What happens to unsold cars? Is there a way to save money by purchasing a car that the dealership can’t sell? Are unsold new cars available at an auto auction? To discover the answers to these questions and more, keep on reading!
In the United States, the auto industry accounts for 3% of the country’s gross domestic product. Over 1 million cars are sold every single month. Around 73% of these are pickup trucks or SUVs, with the other 27% being passenger cars.The average car dealership will sell over 1,000 vehicles each month, with around 279 new vehicles added to their website or lot. The average cost of a new car from a dealership is $38,723 and climbing.
What Happens to Unsold Cars?
To understand what happens to unsold cars, we need to consider the auto industry as a whole. There are generally 3 main steps: the manufacturer, the dealership, and the customer. Sometimes, you’ll find an additional step between the dealership and the customer, but this is rarer for new cars.
When you drive past a dealership and see a car in the lot, that car already belongs to the dealership instead of the manufacturer. The manufacturer can’t sell directly to the customer (it’s illegal in the US), so they sell to dealership franchises.
Unsold cars aren’t actually “unsold.” A better description for them would be ‘not selling cars’ or ‘slow-selling cars.’ The dealership owns them, and so if the car doesn’t sell as quickly as they would like, they must find a way to make it sell.
They can’t send it back to the manufacturer, so these cars present two main problems to dealerships: Firstly, they take up physical space in the lot, meaning that there is less space for newer, faster-selling cars.
Secondly, many dealerships don’t outright buy cars from the manufacturer. They finance the car, meaning that monthly installments are made (with interest) until the car is paid off. The quicker the car sells, the less interest needs to be paid.
This means that the longer a car sits in the lot, the more money the dealership loses. Eventually, the dealership needs to get rid of the car, even if it means losing potential profits or taking a loss.
Here lies the benefit of buying unsold cars rather than a recently released, full-price model!
The car market is an ever-expanding entity, and so there are always new franchises and dealerships popping up all over the country. Many larger towns will have multiple dealerships to choose from. Dealerships may offer unsold car inventory to smaller dealers for a reduced price.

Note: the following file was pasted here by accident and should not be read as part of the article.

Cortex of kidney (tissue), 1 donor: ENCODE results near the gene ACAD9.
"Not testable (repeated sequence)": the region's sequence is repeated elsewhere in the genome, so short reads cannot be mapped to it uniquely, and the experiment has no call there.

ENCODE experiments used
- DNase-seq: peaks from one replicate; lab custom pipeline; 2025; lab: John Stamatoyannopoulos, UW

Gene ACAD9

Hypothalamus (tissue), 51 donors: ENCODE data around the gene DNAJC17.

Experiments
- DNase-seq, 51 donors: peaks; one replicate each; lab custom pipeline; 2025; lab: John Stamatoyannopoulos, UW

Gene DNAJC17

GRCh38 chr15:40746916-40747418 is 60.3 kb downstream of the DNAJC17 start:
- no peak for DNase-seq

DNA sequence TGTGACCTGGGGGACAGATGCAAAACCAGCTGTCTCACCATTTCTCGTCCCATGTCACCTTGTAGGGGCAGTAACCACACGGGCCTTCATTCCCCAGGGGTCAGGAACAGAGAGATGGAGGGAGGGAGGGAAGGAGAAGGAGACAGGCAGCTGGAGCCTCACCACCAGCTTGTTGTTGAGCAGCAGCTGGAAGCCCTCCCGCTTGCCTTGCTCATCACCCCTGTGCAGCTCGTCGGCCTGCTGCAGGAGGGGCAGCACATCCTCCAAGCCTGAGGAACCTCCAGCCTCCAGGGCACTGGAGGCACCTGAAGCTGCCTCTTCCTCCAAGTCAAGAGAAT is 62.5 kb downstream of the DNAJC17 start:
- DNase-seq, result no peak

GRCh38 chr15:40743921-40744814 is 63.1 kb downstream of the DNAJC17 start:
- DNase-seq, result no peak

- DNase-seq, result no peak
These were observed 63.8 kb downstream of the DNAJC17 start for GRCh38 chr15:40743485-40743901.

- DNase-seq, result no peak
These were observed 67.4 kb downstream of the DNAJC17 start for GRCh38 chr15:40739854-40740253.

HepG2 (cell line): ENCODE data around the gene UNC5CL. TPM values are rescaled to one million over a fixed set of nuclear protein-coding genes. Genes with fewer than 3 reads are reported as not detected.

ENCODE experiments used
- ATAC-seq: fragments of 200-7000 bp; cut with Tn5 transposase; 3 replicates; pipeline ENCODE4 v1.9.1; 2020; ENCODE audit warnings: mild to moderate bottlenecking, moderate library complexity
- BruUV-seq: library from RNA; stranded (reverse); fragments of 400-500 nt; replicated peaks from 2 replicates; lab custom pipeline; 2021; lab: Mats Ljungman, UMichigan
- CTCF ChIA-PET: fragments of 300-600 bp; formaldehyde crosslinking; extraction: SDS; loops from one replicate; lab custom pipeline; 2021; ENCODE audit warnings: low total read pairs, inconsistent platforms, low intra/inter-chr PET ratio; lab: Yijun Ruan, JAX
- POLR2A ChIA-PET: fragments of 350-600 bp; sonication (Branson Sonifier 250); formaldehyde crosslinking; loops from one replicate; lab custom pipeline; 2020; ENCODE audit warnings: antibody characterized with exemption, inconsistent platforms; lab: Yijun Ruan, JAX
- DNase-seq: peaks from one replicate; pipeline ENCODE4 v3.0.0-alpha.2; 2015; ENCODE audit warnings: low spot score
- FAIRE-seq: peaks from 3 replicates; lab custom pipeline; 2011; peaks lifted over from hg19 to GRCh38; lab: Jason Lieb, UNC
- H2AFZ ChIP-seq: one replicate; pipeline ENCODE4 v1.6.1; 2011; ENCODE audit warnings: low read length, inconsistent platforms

Smaller dealerships may have local connections who would be interested in the car. They also have less inventory going in and out of the lot, meaning that the car can be displayed for a longer period without interfering with profits in the same way.
Franchises have one huge advantage over smaller dealers. They can transfer stock across the country. The United States is diverse, and car model popularity differs quite drastically from one area to the next.
We can look at car sales from 2020 as an example:
The Nissan Altima was the most popular car in 12 southern states, while the Chevrolet Malibu and Impala were the most popular cars in 12 northern states. The Honda Civic and Accord were the most popular on the East and West sides of the country.
Unsold car inventory can be sent to locations where that model is selling well. It’s not ideal, but it’s the most profitable option for dealerships.
When dealerships get desperate, they will begin dropping the prices of unsold cars. Getting an auto loan can be challenging, but the cheaper the car, the easier it will be to get the loan. Dealerships can offer upwards of 40% in some cases.
A new car that was $40,000 originally would only be $24,000 after such a discount. Granted, this level of discount is rare, but it does happen.
Dealerships that have cars from the previous year, such as a 2020 SUV, will grow increasingly desperate to get rid of them. Discounted pricing can only go so far before the dealership will explore other options.
An auto auction is exactly what it sounds like – an auction that sells cars. Dealerships view this as a last resort as the cars can sell for much less than the original asking price. But a percentage of the sale also goes to the auction house, adding to any loss.
Even if the car doesn’t sell, there is usually a fee involved. The dealership would be losing money without selling the car. Then they’re back to square one. But these types of auctions generally attract a crowd looking for a good deal, and since anyone can attend, cars do tend to sell.
Thanks to technology (and out of necessity during the pandemic), many auto auctions have moved online. This benefits the seller since more people are bidding from a larger area. But it also benefits the bidder as they can see a larger range of options.
Now that we’ve covered the basics of what happens to unsold cars, you now know the best places to check if you’re looking for a new car. Auto auctions are a great place to secure a deal, but you should also keep your eye out for heavily discounted dealership cars.
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